NSW has reported 1542 new locally-acquired cases of COVID-19 and nine deaths, as the entire state remains locked down.
Police are cracking down on compliance measures as authorities battle to contain the spread of the virulent Delta strain.
However some regional areas of NSW, such as the north coast and the Riverina, will exit lockdown on Saturday.
The nine deaths reported in the 24 hours to 8pm on Thursday include a man in his 30s, a woman in her 40s, two people in their 50s, two in their 60s, two in their 70s and a woman in her 80s.
There are currently 1156 patients in NSW in hospital, with 207 in intensive care and 89 ventilated.
Meanwhile, Premier Gladys Berejiklian on Friday denied going against health advice by unveiling plans to reopen for the fully vaccinated at 70 per cent double-dose coverage, but acknowledged her need to "weigh up health advice with public policy".
The unvaccinated in NSW have a little over a month to get double-jabbed if they want to visit friends, dine out, travel to the regions or go to the barber or gym.
Under a roadmap out of lockdown announced by Ms Berejiklian on Thursday, a suite of restrictions will be eased when 70 per cent of the state's eligible residents are fully vaccinated.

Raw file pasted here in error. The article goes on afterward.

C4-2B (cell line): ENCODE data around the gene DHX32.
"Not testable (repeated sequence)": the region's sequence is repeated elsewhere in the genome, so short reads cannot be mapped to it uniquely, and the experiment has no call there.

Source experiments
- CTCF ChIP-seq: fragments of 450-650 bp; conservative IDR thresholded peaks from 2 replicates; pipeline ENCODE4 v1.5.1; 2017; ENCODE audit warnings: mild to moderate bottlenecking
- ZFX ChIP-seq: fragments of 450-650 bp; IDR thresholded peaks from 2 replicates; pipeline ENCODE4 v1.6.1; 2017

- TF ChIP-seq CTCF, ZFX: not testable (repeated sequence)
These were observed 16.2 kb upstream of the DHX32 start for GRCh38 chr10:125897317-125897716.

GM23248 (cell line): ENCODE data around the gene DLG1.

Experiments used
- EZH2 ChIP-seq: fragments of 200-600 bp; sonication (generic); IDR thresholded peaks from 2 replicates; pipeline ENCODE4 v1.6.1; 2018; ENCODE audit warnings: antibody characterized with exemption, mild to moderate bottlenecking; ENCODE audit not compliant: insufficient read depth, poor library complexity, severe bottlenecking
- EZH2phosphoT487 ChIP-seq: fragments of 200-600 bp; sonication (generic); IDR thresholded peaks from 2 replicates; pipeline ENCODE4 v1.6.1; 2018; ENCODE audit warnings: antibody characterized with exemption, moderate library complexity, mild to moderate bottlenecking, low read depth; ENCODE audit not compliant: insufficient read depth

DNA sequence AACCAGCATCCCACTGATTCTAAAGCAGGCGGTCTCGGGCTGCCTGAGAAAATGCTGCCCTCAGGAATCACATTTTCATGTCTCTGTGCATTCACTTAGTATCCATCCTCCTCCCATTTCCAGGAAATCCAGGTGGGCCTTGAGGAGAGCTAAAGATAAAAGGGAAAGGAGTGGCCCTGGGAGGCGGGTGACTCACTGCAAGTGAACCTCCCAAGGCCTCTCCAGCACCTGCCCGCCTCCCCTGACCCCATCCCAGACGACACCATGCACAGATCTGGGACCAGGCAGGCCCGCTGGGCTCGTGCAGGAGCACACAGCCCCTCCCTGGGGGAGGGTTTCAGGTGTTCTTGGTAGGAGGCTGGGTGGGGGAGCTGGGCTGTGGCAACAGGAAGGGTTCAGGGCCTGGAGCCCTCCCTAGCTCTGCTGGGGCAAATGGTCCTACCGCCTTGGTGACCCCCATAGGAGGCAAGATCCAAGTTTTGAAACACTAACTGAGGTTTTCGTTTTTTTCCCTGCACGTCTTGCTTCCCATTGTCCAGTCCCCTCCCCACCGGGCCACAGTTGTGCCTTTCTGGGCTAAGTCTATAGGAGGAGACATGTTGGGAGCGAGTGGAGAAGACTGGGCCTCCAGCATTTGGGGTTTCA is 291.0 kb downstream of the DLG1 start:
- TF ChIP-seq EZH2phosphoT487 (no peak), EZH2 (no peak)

These freedoms will only be restored for the fully vaccinated.
Ms Berejiklian denied reports that Chief Health Officer Kerry Chant wanted to wait until NSW reached 85 per cent coverage before reopening.
The premier insisted Dr Chant signed off on the plan.
But she also admitted the government's job was to consider a number of factors including mental health, freedom of movement and relationships.
Ms Berejiklian reiterated, however, that current lockdown settings would remain in place until the 70 per cent milestone is reached, likely in mid-October.
As a sole exception, up to five fully vaccinated NSW residents outside the 12 western Sydney council areas of concern can from Monday convene for picnics.
Those inside the 12 council areas of concern can have picnics solely with other members of their household.
The government on Friday is also set to unveil the HSC timetable for 2021, which was pushed back due to the outbreak and a return in Sydney to remote learning.
Australian Associated Press
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